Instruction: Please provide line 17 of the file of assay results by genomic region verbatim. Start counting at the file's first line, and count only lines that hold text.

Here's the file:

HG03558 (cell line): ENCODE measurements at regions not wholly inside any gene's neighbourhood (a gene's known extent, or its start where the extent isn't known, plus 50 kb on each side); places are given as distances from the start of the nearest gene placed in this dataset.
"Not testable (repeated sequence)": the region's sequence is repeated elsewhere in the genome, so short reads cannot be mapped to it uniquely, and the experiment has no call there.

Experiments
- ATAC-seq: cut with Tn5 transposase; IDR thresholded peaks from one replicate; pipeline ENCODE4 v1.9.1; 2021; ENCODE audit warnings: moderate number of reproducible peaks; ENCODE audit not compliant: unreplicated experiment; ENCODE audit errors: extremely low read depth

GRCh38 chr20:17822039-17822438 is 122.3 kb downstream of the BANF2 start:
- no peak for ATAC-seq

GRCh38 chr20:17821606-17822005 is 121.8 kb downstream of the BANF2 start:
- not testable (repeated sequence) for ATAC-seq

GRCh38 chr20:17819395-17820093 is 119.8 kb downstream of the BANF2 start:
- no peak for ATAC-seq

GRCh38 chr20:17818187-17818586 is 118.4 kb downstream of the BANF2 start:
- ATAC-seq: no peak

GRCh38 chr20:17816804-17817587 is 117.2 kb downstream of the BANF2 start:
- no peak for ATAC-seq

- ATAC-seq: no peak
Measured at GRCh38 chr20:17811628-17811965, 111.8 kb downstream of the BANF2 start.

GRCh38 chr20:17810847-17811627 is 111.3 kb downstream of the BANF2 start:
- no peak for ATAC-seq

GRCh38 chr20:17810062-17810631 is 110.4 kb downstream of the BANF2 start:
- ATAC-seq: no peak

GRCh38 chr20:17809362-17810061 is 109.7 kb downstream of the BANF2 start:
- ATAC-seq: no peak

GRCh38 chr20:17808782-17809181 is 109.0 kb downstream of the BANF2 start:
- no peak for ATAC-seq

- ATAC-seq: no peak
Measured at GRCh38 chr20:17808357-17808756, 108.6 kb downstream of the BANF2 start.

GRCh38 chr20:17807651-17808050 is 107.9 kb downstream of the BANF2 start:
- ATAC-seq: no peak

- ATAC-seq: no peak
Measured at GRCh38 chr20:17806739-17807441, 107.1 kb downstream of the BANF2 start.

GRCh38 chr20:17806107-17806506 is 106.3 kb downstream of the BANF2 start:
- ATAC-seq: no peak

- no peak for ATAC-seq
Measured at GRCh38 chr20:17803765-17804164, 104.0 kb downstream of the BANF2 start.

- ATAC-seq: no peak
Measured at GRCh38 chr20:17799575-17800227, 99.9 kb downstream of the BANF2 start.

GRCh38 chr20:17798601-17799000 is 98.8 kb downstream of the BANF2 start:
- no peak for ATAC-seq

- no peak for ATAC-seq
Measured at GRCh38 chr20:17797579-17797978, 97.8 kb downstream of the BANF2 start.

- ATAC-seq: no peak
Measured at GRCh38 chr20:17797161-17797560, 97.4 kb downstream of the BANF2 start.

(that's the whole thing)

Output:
GRCh38 chr20:17810847-17811627 is 111.3 kb downstream of the BANF2 start: